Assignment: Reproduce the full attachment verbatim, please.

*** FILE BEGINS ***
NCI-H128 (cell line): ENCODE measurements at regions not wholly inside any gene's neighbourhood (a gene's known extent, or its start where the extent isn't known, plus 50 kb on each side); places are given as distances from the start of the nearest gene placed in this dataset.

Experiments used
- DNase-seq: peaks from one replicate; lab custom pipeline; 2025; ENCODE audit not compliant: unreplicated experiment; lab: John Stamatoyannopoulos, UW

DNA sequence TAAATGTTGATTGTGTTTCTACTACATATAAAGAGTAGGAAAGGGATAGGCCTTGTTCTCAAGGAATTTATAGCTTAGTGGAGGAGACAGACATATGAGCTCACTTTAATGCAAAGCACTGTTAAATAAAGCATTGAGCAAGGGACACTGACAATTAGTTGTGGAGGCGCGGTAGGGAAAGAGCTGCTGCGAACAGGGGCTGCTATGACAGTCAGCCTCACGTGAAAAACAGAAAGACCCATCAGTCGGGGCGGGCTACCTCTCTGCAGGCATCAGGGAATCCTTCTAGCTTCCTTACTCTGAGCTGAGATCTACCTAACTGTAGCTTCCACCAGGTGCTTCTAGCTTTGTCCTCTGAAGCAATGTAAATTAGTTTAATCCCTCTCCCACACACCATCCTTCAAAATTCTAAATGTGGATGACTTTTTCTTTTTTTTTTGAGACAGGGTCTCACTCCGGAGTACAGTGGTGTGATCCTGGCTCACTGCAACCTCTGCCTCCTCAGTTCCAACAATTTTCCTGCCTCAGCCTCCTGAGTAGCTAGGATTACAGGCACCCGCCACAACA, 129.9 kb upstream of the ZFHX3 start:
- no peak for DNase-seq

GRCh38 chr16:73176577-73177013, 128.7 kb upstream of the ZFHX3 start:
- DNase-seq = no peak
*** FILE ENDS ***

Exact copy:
NCI-H128 (cell line): ENCODE measurements at regions not wholly inside any gene's neighbourhood (a gene's known extent, or its start where the extent isn't known, plus 50 kb on each side); places are given as distances from the start of the nearest gene placed in this dataset.

Experiments used
- DNase-seq: peaks from one replicate; lab custom pipeline; 2025; ENCODE audit not compliant: unreplicated experiment; lab: John Stamatoyannopoulos, UW

DNA sequence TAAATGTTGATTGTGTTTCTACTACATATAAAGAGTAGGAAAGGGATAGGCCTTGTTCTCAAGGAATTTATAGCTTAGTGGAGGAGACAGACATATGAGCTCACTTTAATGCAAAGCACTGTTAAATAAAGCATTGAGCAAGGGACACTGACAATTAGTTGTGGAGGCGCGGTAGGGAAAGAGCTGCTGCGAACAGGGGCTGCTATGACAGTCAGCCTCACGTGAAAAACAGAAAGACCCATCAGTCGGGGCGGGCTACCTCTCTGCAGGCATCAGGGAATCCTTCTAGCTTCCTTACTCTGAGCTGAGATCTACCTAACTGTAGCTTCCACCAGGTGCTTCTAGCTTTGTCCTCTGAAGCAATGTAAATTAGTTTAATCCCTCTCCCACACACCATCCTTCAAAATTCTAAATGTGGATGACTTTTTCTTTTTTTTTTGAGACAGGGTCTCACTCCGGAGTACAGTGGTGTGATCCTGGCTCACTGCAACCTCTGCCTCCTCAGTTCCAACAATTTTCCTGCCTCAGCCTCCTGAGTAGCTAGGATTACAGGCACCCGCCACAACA, 129.9 kb upstream of the ZFHX3 start:
- no peak for DNase-seq

GRCh38 chr16:73176577-73177013, 128.7 kb upstream of the ZFHX3 start:
- DNase-seq = no peak